The Power of Intention
The problems described in the Shankhasura story are manifest not just in the industrialized world, with its social ills and wholesale devastation of the environment. Millions of people in the developing world live in economic desperation, which means there is no money for proper disposal of the dead, no means for feeding families or livestock, no alternative to hacking off the limbs of the few remaining trees for a fire to cook their food or stave off the cold. And when the basic necessities of life are in short supply, there is little time or energy to cultivate a spiritual life. Yet societies blessed with material prosperity tend to drown in it and have no time for inner growth.
In both cases, the understanding that life is a great cycle of ceremony and sacrifice, that we are part of everyone and everything, and that we do not live for our own sake alone is forgotten. Our higher aspirations sink to the bottom of day-to-day existence; the governing forces in the subtle realm are ignored; and our physical, mental, and spiritual capacities decline. We lose connection with our inner life, the voice of our conscience, our deeper purpose, and our creativity. This is how that demon Shankhasura incarnates yet again, stealing the Veda and drowning wisdom and the higher values of life. The result is escalating insecurity and material and spiritual poverty. Society loses it bearings, and we fall from grace.
It’s then that we need to remember the promise made here at Prayaga Raja. It’s then that we must take a sip of the Sarasvati, the river of grace and wisdom, which flows from the subtle realm to remind us who we really are.
Far out on the river, here in the earthly realm, a flock of white birds skims the water in tight formation. Suddenly, as if with one mind, they rise up and wheel in perfect unison, no longer individual birds, but a length of cloth, unfurling, recalling a line from the poem “The Leaf and the Cloud” by poet Mary Oliver:
and the white horse
like a bolt of white cloth
under the cloth-cutter’s deft hands
The shift to a spiritual perspective is not an easy one to make. The Shankhasura story is a warning, but also a tale of redemption and transformation—a realignment of intention and purpose in society. Remembering the promise given at Prayaga Raja, spiritual seekers from every walk of life gather to receive guidance and grace. For many, these blessings flow from a ritual bath at the confluence of the three sacred rivers. For others, the guidance comes from the mouths of teachers and gurus. For some, it comes from the depths of their own hearts and the spiritual practices they undertake with earnest discipline.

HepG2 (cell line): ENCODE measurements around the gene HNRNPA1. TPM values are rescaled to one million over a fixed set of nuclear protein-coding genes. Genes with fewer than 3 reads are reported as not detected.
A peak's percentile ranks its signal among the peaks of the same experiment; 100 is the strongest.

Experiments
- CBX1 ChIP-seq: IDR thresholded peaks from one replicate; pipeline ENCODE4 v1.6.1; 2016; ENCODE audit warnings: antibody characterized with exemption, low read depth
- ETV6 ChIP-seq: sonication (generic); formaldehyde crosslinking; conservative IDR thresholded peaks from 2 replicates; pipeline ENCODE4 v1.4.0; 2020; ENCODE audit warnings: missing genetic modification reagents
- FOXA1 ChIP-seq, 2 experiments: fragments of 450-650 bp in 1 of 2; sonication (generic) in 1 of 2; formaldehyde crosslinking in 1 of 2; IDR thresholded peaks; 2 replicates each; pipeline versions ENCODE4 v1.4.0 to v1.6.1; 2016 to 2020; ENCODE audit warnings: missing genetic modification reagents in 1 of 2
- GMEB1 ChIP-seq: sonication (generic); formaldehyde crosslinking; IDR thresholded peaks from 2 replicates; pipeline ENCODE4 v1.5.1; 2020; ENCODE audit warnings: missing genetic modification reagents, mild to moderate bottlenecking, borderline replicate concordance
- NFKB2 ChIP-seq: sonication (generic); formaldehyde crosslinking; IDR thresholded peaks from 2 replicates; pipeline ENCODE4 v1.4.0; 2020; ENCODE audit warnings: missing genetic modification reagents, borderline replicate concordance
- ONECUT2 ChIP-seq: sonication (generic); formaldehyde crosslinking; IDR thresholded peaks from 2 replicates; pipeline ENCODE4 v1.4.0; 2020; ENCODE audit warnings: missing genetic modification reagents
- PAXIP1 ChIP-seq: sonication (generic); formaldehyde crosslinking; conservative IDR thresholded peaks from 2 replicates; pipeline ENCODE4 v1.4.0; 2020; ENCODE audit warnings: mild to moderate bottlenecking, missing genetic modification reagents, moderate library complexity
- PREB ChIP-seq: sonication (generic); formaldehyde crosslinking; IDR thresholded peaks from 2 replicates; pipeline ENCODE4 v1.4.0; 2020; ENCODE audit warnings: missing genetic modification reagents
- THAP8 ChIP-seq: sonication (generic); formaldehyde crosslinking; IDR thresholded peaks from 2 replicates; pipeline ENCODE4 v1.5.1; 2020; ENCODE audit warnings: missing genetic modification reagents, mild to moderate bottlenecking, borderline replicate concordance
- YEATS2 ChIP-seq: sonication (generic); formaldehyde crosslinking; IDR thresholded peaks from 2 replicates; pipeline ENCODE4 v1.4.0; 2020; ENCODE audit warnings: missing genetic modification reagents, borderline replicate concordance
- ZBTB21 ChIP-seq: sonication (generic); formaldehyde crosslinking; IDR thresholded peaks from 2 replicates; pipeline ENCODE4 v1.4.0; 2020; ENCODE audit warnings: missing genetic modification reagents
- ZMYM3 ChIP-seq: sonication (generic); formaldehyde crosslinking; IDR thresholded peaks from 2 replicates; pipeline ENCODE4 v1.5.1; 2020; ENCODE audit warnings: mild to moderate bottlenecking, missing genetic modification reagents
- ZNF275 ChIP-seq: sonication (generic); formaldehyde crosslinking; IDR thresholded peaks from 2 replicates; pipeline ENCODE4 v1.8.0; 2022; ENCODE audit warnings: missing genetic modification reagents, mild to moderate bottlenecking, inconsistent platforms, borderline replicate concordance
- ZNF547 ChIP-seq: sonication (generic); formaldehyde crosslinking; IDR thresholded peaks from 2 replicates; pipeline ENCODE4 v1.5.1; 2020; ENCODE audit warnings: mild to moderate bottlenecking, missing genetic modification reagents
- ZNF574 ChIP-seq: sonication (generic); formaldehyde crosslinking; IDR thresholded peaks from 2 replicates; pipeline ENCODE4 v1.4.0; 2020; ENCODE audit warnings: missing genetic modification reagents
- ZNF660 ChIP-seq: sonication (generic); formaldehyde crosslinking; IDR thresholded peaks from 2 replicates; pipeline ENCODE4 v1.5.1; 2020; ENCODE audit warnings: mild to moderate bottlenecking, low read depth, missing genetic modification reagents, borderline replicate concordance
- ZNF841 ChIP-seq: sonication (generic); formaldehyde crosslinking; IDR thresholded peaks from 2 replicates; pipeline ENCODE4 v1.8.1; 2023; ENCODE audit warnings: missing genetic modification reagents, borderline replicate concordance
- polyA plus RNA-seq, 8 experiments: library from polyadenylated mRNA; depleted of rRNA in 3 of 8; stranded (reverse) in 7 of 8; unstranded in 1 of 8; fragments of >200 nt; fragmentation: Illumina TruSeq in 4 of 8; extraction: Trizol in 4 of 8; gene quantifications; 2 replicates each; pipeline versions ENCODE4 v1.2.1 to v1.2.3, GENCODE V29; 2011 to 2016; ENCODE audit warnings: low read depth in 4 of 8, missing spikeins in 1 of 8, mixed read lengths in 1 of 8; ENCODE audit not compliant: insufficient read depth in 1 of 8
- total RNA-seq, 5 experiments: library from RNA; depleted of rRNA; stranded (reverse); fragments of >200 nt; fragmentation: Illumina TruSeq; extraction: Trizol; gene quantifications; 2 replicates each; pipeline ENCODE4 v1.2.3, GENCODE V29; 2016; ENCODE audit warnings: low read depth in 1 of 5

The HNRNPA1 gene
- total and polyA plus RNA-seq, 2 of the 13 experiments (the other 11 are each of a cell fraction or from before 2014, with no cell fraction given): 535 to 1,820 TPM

The original sacrifice at Prayaga Raja reestablished the link between the spiritual and the physical worlds. This is the work of yoga, and it is the work we must do in the world. The ultimate sacrifice is the transformation of our greed, ignorance, and selfishness into a single warp of cloth unfolding from the cloth-cutter’s hands; a single flock of birds banking through middle space over the smooth roll of the Ganga and Yamuna, intermingled in the stream of grace called Sarasvati.It’s not the size of the crowd that comes to Prayaga Raja every year or how loudly religious institutions praise it that makes it the lord of all holy shrines. It is the deep understanding of the power of intention created by the adepts and aspirants of the past, and intensified by those in the present. The promise of Triveni is this: the same capacity for vision and connection is available to all of us who make a pilgrimage to this holy place. Each January the benevolent divine forces of the universe converge at Prayaga Raja. The great masters, the sages, the gods, and the divine Ganga have sent a silent summons, and every year, millions of seekers hear the call.
Down on the bank of the Ganga, a wind glances off the sandbar, an old way of thinking gives way, a flock of birds lifts out of the mud, and a flame of indestructible joy and deep compassion flares up out of the darkness. At Prayaga Raja, the creative, intelligent, and harmonious aspects of nature and the celestial realm are waiting for our recognition and acknowledgment, waiting for an invitation to partake in the ongoing ritual of our lives.
Yoga International senior editor Sandra Anderson makes a yearly pilgrimage to Allahabad and has been studying yoga for 25 years.
What Is The Veda?
The Veda is the world’s most ancient scripture, comprised of thousands of mantras and sacred hymns. Revealed to sages who saw every aspect of creation as a form of the Divine, the Veda was preserved in the oral tradition of the peoples of the Indian subcontinent before they were compiled in Sanskrit some 5,000 years ago and divided into four texts: Rig, Sama, Yajur, and Atharva Vedas. It is hard to overstate the importance of the Veda in humanity’s quest for spiritual wisdom. It forms the nexus of the profound philosophical ideas of the Upanishads and the tenets of yoga, and spawned the rich and varied religious traditions of the region.